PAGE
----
Cerebral Oxygenation Monitoring

A Strategy to Detect Intraventricular Hemorrhage and Periventricular Leukomalacia

Heather E. Elser, MSN, RN, NNP-BC, CNS, PhD Student; Diane Holditch-Davis, PhD, RN, FAAN; Debra H. Brandon, PhD, RN, CCNS, FAAN


NAINR. 2011;11(3):153-159. 

In This Article


Premature infants' neurodevelopment is vulnerable to alterations compared with full-term infants because of an immature nervous system and early exposure to the neonatal intensive care environment.[79] Because premature infants are nonverbal, vital signs are one of the primary methods to examine the effects of underlying neurologic damage. Cerebral oximeters measure cerebral oxygenation in a noninvasive manner, based upon the Beer-Lambert law. A cerebral oximeter machine may show value at the bedside for the high-risk premature infant population in the NICU by providing real-time changes in cerebral oxygenation values that may, one day, be used as an instrument for neuroprotection in premature infants. Detection of altered cerebral oxygenation using cerebral oximetry may help to identify subtle, abnormal, neurologic activity before behavioral changes are manifested.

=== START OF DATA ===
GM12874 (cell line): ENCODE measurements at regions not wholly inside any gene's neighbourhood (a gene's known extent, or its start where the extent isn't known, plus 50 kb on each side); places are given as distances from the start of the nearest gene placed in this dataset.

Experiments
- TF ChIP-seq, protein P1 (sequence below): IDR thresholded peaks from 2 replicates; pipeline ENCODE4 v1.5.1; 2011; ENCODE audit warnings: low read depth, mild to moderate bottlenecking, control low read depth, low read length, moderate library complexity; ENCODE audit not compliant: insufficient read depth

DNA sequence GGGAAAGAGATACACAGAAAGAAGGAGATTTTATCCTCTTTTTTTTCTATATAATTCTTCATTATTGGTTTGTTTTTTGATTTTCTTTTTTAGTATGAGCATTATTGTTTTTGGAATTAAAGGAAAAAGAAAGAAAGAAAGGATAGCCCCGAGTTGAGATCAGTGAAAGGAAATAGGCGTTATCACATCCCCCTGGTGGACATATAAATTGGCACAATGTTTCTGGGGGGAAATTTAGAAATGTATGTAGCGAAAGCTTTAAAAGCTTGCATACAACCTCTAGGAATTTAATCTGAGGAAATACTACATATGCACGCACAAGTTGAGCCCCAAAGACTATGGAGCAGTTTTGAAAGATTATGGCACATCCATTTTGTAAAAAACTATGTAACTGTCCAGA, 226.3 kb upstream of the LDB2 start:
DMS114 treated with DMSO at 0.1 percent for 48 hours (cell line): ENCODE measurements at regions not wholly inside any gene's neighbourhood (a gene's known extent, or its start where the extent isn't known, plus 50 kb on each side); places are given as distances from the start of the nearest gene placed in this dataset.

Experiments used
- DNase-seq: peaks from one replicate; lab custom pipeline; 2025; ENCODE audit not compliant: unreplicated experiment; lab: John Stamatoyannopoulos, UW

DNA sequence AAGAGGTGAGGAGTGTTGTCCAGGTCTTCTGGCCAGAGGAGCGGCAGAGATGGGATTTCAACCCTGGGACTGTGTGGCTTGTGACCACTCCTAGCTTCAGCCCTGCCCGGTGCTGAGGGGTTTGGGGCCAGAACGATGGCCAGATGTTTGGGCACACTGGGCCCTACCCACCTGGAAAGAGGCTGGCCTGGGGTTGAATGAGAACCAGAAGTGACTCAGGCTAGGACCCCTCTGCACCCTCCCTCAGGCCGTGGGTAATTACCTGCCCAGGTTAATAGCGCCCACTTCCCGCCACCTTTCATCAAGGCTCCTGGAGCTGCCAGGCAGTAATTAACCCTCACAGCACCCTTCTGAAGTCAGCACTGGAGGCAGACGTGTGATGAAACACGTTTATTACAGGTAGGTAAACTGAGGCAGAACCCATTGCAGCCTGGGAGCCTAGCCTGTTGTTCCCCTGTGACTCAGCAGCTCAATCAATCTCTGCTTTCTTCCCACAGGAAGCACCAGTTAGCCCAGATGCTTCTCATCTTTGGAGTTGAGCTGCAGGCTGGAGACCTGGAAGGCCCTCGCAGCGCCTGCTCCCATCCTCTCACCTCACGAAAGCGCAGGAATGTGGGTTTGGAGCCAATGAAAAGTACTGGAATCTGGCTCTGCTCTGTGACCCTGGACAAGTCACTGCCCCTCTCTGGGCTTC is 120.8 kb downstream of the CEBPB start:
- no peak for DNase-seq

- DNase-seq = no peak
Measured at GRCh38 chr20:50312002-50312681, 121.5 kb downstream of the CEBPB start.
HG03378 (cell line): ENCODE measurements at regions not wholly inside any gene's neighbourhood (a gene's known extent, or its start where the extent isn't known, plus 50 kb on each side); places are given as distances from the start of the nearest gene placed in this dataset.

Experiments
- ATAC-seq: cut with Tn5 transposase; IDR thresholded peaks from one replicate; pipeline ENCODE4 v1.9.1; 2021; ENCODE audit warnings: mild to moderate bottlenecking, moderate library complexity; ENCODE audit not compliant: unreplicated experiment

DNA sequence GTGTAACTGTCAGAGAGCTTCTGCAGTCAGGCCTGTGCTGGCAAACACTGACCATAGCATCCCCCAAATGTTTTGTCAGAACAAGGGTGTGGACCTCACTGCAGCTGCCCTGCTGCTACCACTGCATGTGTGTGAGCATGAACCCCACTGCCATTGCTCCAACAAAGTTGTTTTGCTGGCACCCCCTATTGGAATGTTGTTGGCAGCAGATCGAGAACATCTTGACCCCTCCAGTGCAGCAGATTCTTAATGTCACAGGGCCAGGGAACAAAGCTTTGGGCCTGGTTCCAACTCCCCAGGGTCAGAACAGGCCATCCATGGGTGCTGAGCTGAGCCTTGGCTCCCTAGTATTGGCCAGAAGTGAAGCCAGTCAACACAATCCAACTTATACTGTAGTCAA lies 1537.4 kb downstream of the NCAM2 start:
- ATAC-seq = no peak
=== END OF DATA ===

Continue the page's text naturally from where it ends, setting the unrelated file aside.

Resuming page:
Currently, neonatal providers rely on nonspecific measurements to indicate adequate cerebral perfusion in premature infants. Cerebral oxygenation measurements would provide a more direct assessment of the percentage of oxygen in the brain and, in the future, have predictive ability to identify infants at risk for cerebral damage. However, before cerebral oxygenation can be accepted as a standard of care, normative values based on age and over the course of hospitalization are needed as well as complete understanding of its benefits over the current vital sign measures. As more knowledge is gained through research, the potential for cerebral oxygenation monitoring to reduce neurologic complications will be revealed to provide optimal care for premature infants.


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